from containers only my microwave understood. I know
what food is supposed to be but often isn’t; I know
who I might have been if I ate whatever I should have eaten.
Remember the time we ate Ethiopian food and spent
a week dreaming so vividly our real life grew pale?
Or the day we ate so much spice in our Thai food
that our mouths were softer? I’m not sorry I ate
all those ice cream sandwiches from my grandmother’s
freezer and drank those Pepsis with her on the way
to Kmart to buy more pink, plastic toys. She liked
the way sugar made me lively, and anyway,
she was suggesting the possibility of pleasure.
She made a vegetable soup that simmered all day
on the stove: growing deeper, more convincing,
and a carrot cake with cream cheese icing that floated
on my tongue like love. Now I am middle-aged. I am fat
and eating salads or, before bed, talking myself
into rice cakes that taste like despair. My father
is diabetic and must have everything whole wheat
and lean and my sister can’t have any salt. I’m sorry
I ate all that cereal when we first got married,
by myself in the kitchen, the milk pale and worried.
Remember how I covered my fruit with cheese
and mayonnaise? I’m not sorry, whatever
you might say. Then there were the lunches
we ate on the beach, watching the seals
sun themselves: thick chicken sandwiches wrapped
in a foil so silver they must have been valuable.
Freight train, freight train run so fast Freight train, freight train run so fast Please don’t tell what train I’m on They won’t know what route I’ve gone.
So begins one of the most famous folk songs of the twentieth century. Here in America, many of us grew up hearing it on the radio or at music festivals, or maybe even in the classroom.
Though I was familiar with the popular renditions of “Freight Train” by Peter, Paul and Mary, Pete Seeger, and Joan Baez, I never really knew who wrote the song, nor had I heard of African American folk musician, singer and songwriter Elizabeth Cotten before reading this fabulous new picture book.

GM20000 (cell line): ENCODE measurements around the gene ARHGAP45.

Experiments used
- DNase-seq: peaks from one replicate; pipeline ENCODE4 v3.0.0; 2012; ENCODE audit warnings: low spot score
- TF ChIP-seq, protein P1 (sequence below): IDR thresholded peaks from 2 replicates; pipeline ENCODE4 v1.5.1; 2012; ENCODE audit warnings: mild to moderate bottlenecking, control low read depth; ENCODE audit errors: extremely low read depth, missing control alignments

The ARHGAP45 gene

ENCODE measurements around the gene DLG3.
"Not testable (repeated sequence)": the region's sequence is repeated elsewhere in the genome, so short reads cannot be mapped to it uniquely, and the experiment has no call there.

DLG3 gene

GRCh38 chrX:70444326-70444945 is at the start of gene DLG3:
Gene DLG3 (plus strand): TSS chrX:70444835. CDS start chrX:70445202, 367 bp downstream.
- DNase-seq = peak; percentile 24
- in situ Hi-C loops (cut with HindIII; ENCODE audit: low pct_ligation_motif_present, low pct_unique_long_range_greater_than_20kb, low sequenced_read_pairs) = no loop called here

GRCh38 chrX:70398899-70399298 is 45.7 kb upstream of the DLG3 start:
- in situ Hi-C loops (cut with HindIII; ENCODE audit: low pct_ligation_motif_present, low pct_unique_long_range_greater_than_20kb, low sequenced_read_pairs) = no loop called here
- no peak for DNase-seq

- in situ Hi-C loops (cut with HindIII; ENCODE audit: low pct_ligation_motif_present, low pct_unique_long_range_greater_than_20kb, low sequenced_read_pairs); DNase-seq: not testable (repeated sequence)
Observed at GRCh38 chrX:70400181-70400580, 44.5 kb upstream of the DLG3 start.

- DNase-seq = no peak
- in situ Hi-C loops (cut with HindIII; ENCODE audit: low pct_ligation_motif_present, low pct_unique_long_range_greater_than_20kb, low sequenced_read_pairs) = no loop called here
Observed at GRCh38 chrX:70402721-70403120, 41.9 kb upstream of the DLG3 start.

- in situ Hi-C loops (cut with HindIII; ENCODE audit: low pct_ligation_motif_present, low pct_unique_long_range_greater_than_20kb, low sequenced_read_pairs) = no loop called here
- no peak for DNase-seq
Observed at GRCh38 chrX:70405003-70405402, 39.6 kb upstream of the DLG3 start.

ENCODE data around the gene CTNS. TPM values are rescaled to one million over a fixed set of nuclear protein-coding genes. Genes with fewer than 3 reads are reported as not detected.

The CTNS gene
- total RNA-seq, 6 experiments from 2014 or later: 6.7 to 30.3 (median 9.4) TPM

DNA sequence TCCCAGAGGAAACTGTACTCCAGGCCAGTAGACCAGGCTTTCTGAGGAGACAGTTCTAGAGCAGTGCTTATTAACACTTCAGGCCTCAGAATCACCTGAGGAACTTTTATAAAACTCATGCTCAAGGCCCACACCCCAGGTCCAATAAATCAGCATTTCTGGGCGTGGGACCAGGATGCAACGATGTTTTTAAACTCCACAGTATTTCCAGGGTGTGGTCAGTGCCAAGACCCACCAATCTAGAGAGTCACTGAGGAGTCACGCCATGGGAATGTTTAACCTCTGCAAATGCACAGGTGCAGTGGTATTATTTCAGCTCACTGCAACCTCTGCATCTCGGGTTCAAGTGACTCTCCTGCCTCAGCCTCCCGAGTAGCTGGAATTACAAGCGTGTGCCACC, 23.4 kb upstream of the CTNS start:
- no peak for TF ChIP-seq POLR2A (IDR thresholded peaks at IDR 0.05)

I’m loving Andrea’s family stories and the celebration of her Greek heritage. I appreciate the nod to domesticity and strong women — matriarchs who passed on their skills and knowledge to each succeeding generation.
Andrea had a very special relationship with her grandmother (Yaya). As I read Andrea’s lyrical depictions of their time together, I can picture them baking, chatting, and laughing in floured aprons, bonding over loaves of bread and batches of cookies. It is easy to feel the love.
Today, I’m honored to feature a poem from Yaya’s Cloth that I’m sure will whet your appetite for more. Andrea has graciously shared a bit of backstory as well as Yaya’s recipe for baklava. And special thanks to her for the wonderful personal photos. Yum!
“This isn’t spaghetti,” my daughter says loudly to the waiter who is pouring the first taste of a fifty-dollar bottle of wine for our host.
And I have to agree. Take me back
to when I hadn’t discovered
sun-dried tomatoes, fresh basil
and angel-hair pasta.
Hadn’t begun to refine my pork roast past,
or stay cool within my nodding circle
of low cholesterol friends.
I’ve learned the best restaurants,
sigh at the price of saffron,
accept only thin buttery lettuce.